Ruth Bader Ginsburg Wrote One Last Book And It’s Due Out Soon
The book includes previously unreleased documents and speeches.
Supreme Court Justice Ruth Bader Ginsburg, who died at the age of 87 on Sept. 18 left behind an outstanding legacy. Future generations will benefit from her words of wisdom – and there’s still more to come.
Ginsburg’s final book, “Justice, Justice Thou Shalt Pursue: A Life’s Work Fighting for a More Perfect Union,” will be released posthumously in March 2021.
Before she died, Ginsburg worked on the 300-page book with Amanda Tyler, her former clerk and a current professor at the University of California, Berkeley.
“Over the spring and summer of this year, as Justice Ginsburg and I assembled this book, I had the special privilege of working closely with her one last time,” Tyler said in a statement, per The Hollywood Reporter.
“Justice, Justice Thou Shalt Pursue: A Life’s Work Fighting for a More Perfect Union” is a review of Ginsburg’s legal work and how it affected the American legal system, alongside her own memories — her final thoughts, you could say.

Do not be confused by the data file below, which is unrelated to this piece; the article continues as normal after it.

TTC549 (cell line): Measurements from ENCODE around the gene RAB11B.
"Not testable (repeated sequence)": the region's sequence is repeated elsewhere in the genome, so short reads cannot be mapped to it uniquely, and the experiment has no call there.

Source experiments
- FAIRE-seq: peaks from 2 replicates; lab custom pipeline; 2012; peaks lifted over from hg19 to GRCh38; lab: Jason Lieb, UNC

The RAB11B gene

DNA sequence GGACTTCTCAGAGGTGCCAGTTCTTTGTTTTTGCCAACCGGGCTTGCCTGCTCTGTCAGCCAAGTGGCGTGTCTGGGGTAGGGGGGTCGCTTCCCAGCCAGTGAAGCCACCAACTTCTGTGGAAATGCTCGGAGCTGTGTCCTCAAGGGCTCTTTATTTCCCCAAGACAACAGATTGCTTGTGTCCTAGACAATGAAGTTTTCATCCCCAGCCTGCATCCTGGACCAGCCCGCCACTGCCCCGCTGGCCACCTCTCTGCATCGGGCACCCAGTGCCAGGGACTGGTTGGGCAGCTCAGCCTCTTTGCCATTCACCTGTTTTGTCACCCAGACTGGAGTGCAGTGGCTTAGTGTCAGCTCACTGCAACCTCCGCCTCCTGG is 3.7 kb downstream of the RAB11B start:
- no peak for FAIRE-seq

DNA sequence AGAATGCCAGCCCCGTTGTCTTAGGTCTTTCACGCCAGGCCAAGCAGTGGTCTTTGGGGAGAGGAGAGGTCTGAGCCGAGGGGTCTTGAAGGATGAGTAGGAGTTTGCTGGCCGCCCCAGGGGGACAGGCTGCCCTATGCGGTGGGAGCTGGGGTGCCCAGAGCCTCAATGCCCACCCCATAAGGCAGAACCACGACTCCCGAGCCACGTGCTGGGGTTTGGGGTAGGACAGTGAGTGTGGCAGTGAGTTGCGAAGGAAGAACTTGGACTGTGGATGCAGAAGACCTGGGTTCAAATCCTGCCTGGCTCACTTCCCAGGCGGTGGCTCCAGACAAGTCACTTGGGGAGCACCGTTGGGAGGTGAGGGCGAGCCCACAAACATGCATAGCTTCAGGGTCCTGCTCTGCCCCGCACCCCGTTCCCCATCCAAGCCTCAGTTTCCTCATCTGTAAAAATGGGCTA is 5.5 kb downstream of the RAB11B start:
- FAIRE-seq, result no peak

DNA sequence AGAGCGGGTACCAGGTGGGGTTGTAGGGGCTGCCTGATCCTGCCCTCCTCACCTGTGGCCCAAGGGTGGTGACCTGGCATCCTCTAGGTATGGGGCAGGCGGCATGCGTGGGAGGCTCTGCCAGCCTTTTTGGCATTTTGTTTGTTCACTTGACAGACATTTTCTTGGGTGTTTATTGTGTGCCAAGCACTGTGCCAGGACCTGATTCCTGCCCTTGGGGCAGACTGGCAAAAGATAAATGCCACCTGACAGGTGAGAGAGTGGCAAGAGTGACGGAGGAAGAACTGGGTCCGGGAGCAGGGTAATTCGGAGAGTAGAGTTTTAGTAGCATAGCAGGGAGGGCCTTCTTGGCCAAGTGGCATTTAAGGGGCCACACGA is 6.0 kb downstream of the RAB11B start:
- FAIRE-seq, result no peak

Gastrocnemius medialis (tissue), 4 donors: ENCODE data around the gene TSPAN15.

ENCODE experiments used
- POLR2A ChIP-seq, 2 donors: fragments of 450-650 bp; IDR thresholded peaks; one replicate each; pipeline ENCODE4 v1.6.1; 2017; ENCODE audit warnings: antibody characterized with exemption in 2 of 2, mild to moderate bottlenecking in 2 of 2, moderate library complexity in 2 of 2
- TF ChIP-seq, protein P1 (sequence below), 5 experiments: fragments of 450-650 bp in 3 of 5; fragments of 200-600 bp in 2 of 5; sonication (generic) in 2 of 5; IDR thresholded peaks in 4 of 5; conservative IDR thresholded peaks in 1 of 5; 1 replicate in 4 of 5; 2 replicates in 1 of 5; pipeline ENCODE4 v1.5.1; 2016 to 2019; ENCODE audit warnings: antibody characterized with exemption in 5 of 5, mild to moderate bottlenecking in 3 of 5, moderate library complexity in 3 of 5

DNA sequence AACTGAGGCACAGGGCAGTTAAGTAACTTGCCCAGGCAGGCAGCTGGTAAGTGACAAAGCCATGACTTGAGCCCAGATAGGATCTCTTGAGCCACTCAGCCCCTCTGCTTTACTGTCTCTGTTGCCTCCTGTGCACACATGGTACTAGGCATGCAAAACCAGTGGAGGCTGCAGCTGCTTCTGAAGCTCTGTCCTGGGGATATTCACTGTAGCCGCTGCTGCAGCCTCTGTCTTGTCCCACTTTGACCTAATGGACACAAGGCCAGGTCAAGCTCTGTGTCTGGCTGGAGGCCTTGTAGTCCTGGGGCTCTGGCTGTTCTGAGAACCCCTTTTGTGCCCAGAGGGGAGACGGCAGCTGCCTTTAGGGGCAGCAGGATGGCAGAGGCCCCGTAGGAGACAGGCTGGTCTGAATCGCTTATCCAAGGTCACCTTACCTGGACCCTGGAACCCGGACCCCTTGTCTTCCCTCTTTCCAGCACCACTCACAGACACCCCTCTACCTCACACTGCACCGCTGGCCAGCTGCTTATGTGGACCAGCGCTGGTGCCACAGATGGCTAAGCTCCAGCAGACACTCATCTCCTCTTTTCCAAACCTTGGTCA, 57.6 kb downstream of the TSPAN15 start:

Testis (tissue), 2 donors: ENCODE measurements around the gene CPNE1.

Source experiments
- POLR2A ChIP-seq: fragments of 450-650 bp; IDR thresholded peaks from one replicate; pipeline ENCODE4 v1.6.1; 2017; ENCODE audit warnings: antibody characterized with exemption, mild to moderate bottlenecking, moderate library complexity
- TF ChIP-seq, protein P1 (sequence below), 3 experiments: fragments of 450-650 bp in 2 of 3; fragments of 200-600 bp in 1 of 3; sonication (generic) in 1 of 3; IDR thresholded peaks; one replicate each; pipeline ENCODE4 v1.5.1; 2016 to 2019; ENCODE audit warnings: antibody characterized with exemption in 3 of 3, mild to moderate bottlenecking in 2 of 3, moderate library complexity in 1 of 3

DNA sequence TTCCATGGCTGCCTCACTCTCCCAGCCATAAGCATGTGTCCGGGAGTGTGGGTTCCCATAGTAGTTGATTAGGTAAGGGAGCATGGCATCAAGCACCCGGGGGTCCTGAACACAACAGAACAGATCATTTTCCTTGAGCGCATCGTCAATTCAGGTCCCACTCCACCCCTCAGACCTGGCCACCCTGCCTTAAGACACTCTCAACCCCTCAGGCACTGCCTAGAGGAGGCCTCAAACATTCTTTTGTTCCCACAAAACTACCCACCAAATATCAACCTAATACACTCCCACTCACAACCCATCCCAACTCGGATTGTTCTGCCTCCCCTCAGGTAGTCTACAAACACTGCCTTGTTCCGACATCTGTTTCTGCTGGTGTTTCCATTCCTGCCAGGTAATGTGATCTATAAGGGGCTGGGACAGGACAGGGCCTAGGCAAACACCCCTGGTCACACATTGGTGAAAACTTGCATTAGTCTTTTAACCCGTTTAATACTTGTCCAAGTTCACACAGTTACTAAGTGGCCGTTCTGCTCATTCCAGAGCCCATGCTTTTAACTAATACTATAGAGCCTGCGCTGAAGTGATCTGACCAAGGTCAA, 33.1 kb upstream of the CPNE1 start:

It will include previously unreleased documents, such as briefs and oral arguments, speeches and opinions written by RBG.
“Each document was chosen by Ginsburg and Tyler to tell the story of the litigation strategy and optimistic vision that were at the heart of Ginsburg’s unwavering commitment to the achievement of ‘a more perfect Union,'” the book’s publisher, the University of California Press, wrote.
Ginsburg’s contribution to the development — and improvement — of the U.S. legal system can’t be denied. “Ginsburg dismantled long-entrenched systems of discrimination based on outdated stereotypes by showing how such laws hold back both genders,” the publisher wrote.
Tyler revealed that despite her advancing age, RBG was “every bit as rigorous an editor as she had been 20 years ago when I clerked for her.”
“Right up until the end, she was still teaching me about the craft of writing, how important precision is, and to never use four words when three will do,” she told THR.